The number of murders has dropped so sharply in Los Angeles, even the police are shocked.
Assistant chief of the Los Angeles Police Department, Sharon Papa, said, "It's huge, it's huge for us. We haven't seen the homicide rate this low since 1970."
Murders in L.A. are down more than 17 percent. It's particularly significant, when you consider that L.A. had a million fewer people in 1970.
For decades, Los Angeles was victimized by gang violence, racial upheaval, and police scandals, but the city has gentrified, services have improved, and the police have become more professional.
George Tita, a criminologist at the University of California at Irvine, said, "What it really speaks to is an increasing level of trust within and between the community and the Los Angeles Police Dept."
Big cities across the country are seeing similar declines.
In New York, murders are on their way to a 40-year low — down an expected 10 percent to 12 percent. In Oakland, murders are down 21 percent. And in Houston, murders are down 12.6 percent. In Philadelphia, murders are down only about 1 percent from 2006, which hit a nine-year high.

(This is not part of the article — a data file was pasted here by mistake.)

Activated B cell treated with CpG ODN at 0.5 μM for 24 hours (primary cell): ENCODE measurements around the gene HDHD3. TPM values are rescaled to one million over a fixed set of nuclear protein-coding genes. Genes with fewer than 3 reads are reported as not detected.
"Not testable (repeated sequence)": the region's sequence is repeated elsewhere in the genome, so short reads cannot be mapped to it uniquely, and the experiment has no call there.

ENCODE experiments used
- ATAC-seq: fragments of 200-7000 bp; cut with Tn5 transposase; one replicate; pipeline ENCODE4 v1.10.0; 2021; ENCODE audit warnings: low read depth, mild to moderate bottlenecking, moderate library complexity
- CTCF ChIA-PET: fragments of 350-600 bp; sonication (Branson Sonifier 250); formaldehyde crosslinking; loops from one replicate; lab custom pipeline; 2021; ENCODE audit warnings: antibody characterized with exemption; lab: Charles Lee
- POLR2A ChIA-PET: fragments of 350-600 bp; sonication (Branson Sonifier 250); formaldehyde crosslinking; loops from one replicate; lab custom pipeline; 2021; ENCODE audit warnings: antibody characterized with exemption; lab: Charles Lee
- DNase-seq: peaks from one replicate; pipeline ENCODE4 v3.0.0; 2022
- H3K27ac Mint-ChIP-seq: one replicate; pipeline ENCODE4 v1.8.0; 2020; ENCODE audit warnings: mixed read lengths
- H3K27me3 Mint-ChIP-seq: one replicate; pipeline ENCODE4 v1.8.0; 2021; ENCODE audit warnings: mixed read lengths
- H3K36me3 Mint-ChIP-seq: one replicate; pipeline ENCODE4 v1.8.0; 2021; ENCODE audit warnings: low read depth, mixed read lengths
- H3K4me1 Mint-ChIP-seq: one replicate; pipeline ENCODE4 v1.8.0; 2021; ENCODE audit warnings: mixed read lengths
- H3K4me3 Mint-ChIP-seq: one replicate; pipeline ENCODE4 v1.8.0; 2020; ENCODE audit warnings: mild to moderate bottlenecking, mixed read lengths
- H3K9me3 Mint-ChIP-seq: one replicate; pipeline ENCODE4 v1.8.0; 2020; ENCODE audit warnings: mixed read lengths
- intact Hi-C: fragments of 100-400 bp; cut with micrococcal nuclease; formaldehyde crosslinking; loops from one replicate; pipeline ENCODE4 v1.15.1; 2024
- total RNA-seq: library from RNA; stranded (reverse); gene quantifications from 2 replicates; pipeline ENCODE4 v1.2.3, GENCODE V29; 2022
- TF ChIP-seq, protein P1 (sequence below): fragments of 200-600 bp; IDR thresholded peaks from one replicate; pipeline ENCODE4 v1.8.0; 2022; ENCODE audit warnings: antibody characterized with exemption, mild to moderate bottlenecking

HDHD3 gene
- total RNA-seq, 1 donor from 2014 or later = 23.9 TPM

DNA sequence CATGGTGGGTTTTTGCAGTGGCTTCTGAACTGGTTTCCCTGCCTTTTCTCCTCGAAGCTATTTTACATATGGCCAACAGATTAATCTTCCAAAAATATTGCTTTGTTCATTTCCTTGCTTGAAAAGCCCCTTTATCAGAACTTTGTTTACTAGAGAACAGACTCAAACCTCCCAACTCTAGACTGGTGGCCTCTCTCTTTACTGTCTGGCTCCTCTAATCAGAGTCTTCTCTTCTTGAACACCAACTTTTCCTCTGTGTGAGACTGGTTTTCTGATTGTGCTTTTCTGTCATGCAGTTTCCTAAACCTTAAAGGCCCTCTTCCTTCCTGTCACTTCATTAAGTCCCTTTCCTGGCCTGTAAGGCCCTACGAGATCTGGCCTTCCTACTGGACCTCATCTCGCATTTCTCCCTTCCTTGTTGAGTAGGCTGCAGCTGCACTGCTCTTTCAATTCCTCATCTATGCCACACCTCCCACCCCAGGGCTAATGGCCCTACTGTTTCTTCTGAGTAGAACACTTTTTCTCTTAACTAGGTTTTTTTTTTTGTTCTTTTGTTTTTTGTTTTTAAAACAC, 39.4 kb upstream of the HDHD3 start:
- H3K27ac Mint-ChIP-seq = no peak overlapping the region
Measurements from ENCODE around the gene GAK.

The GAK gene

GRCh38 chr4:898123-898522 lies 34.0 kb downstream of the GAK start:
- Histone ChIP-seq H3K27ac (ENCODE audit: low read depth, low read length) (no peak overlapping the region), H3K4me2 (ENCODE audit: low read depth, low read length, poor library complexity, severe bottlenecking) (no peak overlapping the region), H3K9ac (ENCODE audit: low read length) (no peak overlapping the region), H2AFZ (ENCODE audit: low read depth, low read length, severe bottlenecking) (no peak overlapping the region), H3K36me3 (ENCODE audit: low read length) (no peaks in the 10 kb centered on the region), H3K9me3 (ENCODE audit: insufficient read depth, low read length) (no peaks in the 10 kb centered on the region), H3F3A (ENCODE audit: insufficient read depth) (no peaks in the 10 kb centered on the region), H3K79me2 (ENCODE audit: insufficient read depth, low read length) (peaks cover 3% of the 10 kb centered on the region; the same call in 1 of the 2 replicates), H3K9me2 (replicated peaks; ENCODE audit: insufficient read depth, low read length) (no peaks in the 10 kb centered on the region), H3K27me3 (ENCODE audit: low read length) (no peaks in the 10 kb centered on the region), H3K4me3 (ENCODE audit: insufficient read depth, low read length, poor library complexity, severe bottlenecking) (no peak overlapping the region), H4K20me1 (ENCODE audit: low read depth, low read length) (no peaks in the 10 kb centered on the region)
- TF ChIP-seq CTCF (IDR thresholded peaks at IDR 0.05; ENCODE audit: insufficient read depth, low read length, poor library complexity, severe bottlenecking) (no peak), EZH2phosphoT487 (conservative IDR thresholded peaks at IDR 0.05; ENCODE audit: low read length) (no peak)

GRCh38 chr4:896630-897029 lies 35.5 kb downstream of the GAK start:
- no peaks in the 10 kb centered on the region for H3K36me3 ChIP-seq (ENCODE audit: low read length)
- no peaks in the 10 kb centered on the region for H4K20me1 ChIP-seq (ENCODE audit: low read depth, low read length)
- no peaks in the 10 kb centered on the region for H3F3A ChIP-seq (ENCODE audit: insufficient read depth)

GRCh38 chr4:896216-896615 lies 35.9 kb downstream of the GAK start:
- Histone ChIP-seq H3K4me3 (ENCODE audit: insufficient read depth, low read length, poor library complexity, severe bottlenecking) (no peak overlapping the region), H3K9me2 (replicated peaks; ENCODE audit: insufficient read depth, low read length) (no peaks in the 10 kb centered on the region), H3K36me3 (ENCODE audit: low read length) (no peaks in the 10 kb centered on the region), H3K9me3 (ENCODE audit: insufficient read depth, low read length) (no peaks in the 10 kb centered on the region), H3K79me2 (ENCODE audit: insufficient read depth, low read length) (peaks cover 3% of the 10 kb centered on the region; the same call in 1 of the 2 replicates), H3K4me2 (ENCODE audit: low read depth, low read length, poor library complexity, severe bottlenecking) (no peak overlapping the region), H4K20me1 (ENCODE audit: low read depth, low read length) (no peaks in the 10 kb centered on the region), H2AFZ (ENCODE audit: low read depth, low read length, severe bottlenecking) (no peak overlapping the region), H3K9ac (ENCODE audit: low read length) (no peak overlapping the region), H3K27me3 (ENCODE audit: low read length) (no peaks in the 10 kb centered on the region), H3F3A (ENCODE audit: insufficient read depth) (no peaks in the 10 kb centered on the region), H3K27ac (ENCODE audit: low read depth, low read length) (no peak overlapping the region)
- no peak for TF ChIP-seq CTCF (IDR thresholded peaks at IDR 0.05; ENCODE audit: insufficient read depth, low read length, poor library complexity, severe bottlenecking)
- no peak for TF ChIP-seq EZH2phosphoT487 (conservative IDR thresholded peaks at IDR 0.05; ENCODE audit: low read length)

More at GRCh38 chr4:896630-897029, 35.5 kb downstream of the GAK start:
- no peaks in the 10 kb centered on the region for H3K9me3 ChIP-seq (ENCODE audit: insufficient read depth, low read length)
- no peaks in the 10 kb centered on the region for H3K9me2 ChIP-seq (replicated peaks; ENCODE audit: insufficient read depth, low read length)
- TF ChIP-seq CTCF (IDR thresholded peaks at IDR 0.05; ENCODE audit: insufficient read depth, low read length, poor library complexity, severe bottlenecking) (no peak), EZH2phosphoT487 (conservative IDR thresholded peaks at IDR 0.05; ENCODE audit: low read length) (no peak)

Police in Philadelphia, Los Angeles and New York now use a crime tracking system called Compstat, which, they believe, enhances their ability to fight crime.
The statistics allow a police department to analyze a crime as it's happening, and put their resources where they're needed.
Police departments stress, however, that statistics only tell part of the story, but for many U.S. cities, the story this year has a much better ending.